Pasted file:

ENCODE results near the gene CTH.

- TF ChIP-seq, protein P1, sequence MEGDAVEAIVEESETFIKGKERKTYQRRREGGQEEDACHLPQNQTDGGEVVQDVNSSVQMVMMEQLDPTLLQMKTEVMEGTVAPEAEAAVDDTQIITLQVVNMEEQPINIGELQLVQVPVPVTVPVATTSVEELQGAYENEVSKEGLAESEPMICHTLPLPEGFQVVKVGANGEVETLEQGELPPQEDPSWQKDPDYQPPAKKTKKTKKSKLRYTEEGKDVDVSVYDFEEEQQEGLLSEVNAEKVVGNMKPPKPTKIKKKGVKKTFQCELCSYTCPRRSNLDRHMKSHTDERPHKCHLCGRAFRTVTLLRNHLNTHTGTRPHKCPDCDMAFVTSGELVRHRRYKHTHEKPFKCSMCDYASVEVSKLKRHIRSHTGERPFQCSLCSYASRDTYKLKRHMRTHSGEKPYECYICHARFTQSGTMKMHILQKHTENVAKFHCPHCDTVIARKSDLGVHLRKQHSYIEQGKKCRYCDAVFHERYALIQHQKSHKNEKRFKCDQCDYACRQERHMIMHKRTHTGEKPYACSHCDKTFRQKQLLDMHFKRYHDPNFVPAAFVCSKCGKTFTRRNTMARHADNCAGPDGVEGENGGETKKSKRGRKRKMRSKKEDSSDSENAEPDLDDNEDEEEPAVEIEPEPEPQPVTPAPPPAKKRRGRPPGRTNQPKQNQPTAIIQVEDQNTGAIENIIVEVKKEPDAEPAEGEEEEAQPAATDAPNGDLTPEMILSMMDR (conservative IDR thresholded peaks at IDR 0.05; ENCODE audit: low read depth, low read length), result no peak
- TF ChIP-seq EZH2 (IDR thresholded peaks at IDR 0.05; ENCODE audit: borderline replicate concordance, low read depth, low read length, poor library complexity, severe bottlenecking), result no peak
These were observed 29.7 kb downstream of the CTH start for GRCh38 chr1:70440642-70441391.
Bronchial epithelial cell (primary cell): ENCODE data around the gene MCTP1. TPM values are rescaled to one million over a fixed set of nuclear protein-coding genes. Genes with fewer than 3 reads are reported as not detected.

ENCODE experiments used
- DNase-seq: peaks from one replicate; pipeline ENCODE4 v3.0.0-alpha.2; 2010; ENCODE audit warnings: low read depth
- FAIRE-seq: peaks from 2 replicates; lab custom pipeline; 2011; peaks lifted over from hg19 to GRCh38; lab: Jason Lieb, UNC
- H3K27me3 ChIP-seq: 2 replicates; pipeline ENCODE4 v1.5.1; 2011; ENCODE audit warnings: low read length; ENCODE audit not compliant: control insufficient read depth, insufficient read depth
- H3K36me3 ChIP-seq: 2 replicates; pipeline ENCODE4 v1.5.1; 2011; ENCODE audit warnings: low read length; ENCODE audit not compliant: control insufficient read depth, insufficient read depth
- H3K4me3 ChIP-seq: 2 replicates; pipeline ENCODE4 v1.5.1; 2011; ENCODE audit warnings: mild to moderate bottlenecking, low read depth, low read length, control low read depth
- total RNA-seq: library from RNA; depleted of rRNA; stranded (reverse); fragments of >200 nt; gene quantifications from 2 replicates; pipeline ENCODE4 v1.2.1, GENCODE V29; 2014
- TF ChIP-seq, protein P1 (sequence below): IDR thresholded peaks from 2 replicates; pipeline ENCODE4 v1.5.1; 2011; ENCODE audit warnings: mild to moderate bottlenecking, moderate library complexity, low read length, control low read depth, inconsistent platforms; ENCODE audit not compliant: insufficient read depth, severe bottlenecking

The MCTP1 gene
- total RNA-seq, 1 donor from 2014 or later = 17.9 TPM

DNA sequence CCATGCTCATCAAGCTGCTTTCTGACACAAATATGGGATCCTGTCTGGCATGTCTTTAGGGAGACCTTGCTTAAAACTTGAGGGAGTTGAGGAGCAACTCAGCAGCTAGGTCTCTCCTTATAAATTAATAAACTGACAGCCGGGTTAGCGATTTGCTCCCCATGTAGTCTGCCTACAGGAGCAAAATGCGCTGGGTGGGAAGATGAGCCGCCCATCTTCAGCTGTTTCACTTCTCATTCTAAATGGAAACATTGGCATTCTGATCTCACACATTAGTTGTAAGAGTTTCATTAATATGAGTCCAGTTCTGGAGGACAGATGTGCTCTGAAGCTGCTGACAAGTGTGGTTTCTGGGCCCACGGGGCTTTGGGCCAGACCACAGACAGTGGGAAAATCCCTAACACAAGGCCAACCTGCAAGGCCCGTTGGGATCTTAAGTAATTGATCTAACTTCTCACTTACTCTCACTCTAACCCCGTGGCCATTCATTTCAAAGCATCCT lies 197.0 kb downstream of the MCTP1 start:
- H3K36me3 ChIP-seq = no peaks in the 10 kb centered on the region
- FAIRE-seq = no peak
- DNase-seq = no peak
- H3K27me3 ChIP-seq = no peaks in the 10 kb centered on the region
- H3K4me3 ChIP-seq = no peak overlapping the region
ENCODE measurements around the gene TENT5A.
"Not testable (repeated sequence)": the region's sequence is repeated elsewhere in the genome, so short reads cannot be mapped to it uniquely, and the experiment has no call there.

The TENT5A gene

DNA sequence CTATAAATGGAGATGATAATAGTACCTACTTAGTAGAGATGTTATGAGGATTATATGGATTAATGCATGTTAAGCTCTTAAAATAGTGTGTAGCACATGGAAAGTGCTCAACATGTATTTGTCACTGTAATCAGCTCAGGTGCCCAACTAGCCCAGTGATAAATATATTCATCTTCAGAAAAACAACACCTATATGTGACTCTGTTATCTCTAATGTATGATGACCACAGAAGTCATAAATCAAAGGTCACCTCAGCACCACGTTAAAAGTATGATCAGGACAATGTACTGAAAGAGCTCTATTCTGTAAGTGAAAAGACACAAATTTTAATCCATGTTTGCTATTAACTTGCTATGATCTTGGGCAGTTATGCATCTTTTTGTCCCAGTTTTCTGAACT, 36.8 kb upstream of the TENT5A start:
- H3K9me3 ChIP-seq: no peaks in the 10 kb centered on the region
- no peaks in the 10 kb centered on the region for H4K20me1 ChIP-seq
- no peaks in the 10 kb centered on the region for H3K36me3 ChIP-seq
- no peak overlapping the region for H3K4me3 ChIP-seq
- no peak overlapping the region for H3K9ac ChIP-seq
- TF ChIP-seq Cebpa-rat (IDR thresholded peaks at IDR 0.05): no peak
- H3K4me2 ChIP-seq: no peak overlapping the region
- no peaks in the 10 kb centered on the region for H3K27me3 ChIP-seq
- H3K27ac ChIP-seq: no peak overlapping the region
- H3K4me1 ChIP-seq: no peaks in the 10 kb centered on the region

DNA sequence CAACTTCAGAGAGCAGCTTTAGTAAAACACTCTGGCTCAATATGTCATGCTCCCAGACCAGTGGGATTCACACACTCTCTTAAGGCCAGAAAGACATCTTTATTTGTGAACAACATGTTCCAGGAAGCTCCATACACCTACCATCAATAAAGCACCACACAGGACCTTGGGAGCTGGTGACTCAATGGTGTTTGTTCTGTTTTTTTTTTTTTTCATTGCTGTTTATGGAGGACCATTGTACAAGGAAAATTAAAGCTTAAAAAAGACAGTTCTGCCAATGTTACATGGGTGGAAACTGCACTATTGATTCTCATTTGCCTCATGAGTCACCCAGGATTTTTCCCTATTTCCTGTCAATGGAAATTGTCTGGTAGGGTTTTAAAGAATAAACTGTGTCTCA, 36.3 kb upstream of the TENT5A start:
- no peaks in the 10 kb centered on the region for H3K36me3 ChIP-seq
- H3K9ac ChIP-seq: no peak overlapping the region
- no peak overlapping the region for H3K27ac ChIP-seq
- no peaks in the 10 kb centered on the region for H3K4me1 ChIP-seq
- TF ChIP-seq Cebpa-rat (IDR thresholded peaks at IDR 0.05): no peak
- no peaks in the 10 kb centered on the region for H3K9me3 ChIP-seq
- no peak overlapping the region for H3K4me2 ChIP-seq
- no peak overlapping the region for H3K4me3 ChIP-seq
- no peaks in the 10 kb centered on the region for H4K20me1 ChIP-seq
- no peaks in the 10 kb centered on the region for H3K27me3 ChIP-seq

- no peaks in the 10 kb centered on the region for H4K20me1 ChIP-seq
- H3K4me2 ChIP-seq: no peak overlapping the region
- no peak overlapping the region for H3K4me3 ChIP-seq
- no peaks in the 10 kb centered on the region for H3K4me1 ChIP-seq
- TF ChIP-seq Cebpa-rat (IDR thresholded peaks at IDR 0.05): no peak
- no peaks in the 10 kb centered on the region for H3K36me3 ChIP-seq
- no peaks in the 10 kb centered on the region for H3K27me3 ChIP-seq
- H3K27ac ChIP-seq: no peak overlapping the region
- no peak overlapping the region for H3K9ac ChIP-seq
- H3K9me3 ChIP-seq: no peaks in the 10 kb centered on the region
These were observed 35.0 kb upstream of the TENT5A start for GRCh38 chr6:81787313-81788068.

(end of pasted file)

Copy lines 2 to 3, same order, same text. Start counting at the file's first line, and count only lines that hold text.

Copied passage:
- TF ChIP-seq, protein P1, sequence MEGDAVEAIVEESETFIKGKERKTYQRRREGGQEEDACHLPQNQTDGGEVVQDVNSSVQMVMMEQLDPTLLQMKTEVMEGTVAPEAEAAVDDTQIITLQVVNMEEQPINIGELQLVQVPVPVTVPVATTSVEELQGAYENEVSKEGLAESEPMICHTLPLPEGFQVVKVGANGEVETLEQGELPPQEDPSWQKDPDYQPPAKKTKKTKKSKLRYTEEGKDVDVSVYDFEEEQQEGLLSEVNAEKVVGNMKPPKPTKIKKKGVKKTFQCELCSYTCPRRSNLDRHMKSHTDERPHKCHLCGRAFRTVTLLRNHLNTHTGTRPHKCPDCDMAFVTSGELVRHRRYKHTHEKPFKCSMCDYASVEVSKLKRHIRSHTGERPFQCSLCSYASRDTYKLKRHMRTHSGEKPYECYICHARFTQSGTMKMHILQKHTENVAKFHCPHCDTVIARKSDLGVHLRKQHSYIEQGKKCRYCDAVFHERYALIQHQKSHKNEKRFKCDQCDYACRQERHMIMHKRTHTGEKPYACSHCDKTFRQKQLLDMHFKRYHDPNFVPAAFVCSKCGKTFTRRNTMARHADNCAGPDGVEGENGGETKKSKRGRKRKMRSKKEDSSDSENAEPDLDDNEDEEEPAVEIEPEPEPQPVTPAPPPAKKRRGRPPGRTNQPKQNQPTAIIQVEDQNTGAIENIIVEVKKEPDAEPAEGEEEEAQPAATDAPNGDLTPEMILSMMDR (conservative IDR thresholded peaks at IDR 0.05; ENCODE audit: low read depth, low read length), result no peak
- TF ChIP-seq EZH2 (IDR thresholded peaks at IDR 0.05; ENCODE audit: borderline replicate concordance, low read depth, low read length, poor library complexity, severe bottlenecking), result no peak